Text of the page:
29 Years
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Monday, December 30, 2013
By Robin Shukla

This week we bring you the best in Indian writing, eight books that won the Crossword Book Awards 2013 in the Fiction, Non-Fiction, Children, Translation, and Popular categories. The first three categories had two authors tied for the awards, resulting in joint declarations.

When the pills don’t work
EM and the big Hoom by Jerry Pinto is a compassionate book about a son coming to grips with his mother’s mental illness, even as he watches the rest of the world, including his family, deal with it in their own way. There is very endearing insight into the Catholic mindset, most interestingly from the mother Em’s perspective which, thanks to her bipolar disorder, swings from amiable to downright nasty. It is moving to see family members take it all in their stride, overlooking without neglecting. The writer may not have realized, but his book provides inputs of how to best tackle life when all is not normal. Those therefore confronted with such situation personally may know what to expect from their own family member or friend who is similarly afflicted. 
EM and the big Hoom by Jerry Pinto
Aleph Book Company

From behind the mists of the North East
Boats on Land by Janice Pariat is an intriguing collection of short stories, which, while they delve into the ancient lore of the mysterious north eastern part of the country, recount its recent history, from the days of the British Raj and the subsequent World Wars, the advent of Christianity through its missionaries. There are very vivid descriptions of the terrains of Assam, Cherrapunji and Shillong, along with their peoples. There are scary recountings of Khasi youth chasing Suleiman, an outsider, of unrest in the hills, and the questionable role of the CRPF on the slopes, the patter of running feet in the darkness and the sound of stones pelted on roofs. Amidst the harshness, there is the charm and beauty of a land and its beliefs, myths and legends. The author has an excellent way with her prose, that is almost poetic.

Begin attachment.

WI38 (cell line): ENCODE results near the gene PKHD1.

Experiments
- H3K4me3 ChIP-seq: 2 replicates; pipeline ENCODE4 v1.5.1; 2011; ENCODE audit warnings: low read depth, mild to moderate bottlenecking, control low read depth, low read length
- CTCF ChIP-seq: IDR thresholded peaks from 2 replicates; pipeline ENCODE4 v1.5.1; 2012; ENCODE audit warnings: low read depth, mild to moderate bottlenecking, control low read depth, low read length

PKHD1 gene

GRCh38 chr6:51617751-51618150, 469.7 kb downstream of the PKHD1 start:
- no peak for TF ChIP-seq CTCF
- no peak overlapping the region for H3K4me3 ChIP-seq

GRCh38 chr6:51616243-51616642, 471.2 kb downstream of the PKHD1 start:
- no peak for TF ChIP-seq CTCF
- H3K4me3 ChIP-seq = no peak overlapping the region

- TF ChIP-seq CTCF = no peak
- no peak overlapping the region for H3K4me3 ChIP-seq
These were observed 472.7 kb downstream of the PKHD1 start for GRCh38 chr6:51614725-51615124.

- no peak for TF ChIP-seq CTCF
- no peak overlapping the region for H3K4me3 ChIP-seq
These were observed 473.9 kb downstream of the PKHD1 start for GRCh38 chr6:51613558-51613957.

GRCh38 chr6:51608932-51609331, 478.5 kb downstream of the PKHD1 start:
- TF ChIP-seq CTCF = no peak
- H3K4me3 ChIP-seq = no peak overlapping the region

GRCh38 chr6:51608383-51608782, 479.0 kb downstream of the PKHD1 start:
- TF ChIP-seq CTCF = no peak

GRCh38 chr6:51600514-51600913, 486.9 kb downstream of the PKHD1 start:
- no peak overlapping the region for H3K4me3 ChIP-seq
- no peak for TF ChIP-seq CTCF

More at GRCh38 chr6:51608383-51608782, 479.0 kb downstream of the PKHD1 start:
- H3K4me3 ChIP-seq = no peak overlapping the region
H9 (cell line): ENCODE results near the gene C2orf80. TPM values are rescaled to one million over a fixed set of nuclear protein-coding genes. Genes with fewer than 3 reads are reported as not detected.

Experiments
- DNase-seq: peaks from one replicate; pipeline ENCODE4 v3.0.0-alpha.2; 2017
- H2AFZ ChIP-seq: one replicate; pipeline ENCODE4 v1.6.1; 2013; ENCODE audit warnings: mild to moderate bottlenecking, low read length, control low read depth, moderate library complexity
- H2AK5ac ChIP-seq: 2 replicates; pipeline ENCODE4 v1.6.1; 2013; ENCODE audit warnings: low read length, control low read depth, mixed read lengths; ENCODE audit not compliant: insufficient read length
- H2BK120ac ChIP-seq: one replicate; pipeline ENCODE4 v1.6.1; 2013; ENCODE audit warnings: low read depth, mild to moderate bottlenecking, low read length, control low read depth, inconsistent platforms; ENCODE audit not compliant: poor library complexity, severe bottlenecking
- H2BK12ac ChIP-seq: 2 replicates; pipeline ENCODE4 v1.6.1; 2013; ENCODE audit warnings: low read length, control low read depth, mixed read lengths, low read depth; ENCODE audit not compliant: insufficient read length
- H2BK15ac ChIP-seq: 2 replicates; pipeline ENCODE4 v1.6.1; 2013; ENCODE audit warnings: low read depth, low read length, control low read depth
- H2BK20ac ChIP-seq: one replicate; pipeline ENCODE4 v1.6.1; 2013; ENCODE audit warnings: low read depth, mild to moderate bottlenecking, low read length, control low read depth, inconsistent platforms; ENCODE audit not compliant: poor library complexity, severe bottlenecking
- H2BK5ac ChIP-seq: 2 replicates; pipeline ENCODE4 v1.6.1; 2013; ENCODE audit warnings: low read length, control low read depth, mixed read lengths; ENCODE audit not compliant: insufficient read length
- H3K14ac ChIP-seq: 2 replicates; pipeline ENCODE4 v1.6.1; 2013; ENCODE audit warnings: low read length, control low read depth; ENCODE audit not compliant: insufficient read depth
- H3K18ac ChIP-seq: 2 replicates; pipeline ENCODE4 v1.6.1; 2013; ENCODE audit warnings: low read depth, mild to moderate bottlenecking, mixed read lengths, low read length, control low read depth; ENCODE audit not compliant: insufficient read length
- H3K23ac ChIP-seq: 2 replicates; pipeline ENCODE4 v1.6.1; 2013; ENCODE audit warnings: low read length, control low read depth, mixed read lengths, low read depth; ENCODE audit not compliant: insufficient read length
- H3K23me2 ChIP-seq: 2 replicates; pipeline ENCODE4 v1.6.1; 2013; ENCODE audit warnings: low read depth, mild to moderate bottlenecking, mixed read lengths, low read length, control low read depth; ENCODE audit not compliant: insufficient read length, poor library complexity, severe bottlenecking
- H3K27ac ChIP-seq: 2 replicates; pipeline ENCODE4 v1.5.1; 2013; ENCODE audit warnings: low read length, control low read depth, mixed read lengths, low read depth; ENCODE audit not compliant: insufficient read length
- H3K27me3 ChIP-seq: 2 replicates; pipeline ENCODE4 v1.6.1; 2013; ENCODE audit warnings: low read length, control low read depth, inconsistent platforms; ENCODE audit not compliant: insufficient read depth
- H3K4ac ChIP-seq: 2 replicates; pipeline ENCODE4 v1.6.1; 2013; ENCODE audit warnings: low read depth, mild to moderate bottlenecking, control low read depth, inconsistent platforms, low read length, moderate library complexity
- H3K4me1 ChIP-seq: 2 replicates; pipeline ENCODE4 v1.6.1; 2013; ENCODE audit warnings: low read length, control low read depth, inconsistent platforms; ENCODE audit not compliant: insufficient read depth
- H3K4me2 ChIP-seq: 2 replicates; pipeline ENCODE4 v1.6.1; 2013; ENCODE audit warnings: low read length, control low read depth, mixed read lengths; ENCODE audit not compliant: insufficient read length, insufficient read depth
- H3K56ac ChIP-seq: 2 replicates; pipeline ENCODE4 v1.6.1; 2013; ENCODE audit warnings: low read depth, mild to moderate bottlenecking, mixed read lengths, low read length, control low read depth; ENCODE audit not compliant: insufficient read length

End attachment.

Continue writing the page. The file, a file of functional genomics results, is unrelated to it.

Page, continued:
Boats on Land by Janice Pariat
Random House India

The pillars are ancient and strong
Righteous Republic (The Political Foundations of Modern India) by Ananya Vajpeyi looks at five founding figures in the history of India’s freedom struggle, and how each of them turned to classical texts in order to fashion an original sense of nationhood. The book offers the revered company of Mohandas Karamchand Gandhi, Rabindranath Tagore, Abanindranath Tagore, Jawaharlal Nehru, and B.R. Ambedkar.There is therefore wisdom they gleaned from the sages and thinkers of ancient times, like the Bhagavad Gita, Buddhist literature, the edicts of Emperor Ashoka, Sanskrit poetry, the artistic and architectural achievements of the Mughal Empire. They were able to ensure that what emerged was a great modern India, a republic that would embody India’s struggle for sovereignty as well as its quest for the self.